“Clover’s wide, dusty Main Street was full of Model A’s, and wagons pulled by mules and horses. Old Man Snow had the first tractor in town, and he drove it to the store like it was a car – newspaper tucked under his arm, his hounds Cadillac and Dan baying beside him. Main Street had a movie theater, bank, jewelry store, doctor’s office, hardware store, and several churches. When the weather was good, white men with suspenders, top hats, and long cigars – everyone from mayor to doctor to undertaker – stood along Main Street sipping whiskey from juice bottles, talking, or playing checkers on the wooden barrel in front of the pharmacy. Their wives gossiped at the general store as their babies slept in a row on the counter, heads resting on long bodies of fabric.”1
When Henrietta Lacks was growing up in Clover, Virginia, she had no idea that one day her cells would become the first known human immortal cell line for medical research. Her cells would go on to help develop the polio vaccine, and have since been used in cancer and AIDS research, among numerous other scientific pursuits. When she was four years old, Henrietta moved with her family to Clover after her mother died. Her father could not handle all ten children by himself, so he divided them among the family that was living there working the tobacco farms. She worked on the farms until she was twenty-one, when she moved with her husband and children to Baltimore.
Henrietta developed cervical cancer and died at Johns Hopkins Hospital in 1951. Before she died, doctors took a sample of cells, which would then become the famous HeLa cell line. Henrietta’s identity remained anonymous for nearly two decades. In The Immortal Life of Henrietta Lacks, science writer Rebecca Skloot interviews the Lacks family and goes back through years of research and medical records to try to get an understanding of the woman behind the cells.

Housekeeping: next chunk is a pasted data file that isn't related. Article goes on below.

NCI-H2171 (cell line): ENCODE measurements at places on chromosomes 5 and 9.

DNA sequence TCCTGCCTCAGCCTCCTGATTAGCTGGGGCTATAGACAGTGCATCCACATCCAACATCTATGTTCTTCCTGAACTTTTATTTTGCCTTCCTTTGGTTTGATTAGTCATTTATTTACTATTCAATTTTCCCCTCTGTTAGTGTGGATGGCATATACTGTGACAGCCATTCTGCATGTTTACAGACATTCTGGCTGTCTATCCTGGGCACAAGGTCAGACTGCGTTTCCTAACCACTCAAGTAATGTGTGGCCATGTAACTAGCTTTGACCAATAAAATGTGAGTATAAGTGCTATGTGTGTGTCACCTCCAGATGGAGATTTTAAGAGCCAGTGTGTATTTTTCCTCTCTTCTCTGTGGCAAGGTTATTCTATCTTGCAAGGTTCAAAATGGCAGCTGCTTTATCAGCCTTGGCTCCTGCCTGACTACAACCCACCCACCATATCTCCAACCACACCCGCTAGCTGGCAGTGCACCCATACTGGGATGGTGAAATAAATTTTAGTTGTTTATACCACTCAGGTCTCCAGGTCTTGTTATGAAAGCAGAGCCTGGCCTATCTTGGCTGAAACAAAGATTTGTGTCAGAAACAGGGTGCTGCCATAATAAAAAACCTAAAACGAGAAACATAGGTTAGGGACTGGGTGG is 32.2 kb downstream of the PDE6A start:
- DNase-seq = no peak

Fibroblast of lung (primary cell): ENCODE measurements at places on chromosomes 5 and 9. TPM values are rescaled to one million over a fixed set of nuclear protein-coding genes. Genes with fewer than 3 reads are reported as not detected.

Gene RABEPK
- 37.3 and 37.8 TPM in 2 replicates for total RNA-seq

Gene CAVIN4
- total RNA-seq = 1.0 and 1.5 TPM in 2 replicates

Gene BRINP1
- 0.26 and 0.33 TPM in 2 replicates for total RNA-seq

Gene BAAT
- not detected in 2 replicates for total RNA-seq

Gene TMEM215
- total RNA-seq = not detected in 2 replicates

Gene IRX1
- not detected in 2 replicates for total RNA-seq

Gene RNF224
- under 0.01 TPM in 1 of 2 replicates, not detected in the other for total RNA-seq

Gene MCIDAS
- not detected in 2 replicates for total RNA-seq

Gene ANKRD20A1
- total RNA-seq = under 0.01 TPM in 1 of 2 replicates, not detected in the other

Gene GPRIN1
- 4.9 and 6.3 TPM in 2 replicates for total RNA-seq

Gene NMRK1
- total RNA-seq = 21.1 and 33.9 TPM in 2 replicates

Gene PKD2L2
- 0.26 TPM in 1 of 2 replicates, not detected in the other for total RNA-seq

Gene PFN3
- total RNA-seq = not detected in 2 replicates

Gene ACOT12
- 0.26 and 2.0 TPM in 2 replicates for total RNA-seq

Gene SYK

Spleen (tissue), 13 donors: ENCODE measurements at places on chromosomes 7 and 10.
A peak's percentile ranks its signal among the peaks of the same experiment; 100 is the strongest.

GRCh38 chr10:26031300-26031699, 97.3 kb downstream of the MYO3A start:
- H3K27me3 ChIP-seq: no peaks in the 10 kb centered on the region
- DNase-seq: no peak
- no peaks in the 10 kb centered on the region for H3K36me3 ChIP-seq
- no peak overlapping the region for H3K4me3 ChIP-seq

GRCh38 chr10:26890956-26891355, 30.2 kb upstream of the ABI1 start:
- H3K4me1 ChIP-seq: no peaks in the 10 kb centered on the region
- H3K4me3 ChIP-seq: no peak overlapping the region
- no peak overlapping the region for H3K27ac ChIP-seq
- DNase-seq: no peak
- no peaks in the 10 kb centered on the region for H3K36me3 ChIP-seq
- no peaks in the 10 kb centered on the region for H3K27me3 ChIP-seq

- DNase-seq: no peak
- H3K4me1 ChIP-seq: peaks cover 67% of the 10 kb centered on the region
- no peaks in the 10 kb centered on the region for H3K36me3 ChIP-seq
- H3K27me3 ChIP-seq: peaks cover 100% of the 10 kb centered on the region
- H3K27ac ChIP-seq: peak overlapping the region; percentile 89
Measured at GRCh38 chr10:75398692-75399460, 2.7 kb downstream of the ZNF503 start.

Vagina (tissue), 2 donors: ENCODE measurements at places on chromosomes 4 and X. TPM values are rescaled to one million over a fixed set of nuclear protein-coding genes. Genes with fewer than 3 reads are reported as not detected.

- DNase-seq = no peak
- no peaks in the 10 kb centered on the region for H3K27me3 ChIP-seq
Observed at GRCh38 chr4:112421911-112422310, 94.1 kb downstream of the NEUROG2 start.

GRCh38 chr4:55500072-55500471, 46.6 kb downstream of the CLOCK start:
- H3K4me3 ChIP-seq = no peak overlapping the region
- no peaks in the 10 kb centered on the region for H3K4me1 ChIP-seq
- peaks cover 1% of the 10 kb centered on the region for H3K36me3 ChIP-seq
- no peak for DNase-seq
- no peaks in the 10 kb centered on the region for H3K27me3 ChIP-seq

Clover was an incorporated town for over a century until 1998, when it reverted to unincorporated status. Skloot writes about returning to Clover in 2009 to find Main Street completely obliterated: the old movie theater, the grocery, the clothing store—all gone. For decades after her death, the grave of Henrietta Lacks in Clover was unmarked, but after Immortal Life was released in 2010, Dr. Ronald Patillo of the Morehouse School of Medicine donated a gravestone.
After Immortal Life was released, Oprah Winfrey’s Harpo Films acquired the rights to the book and is currently developing a film adaptation for HBO; however, no release date has been given for the project.
1Skloot, Rebecca. The Immortal Life of Henrietta Lacks. New York: Crown Publishing Group, 2010. 22. Print.
Krista recently graduated with her MFA in Creative Nonfiction from Saint Mary’s College of California. She is also the assistant editor for a Bay Area-based literary journal, The East Bay Review (www.theeastbayreview.com).
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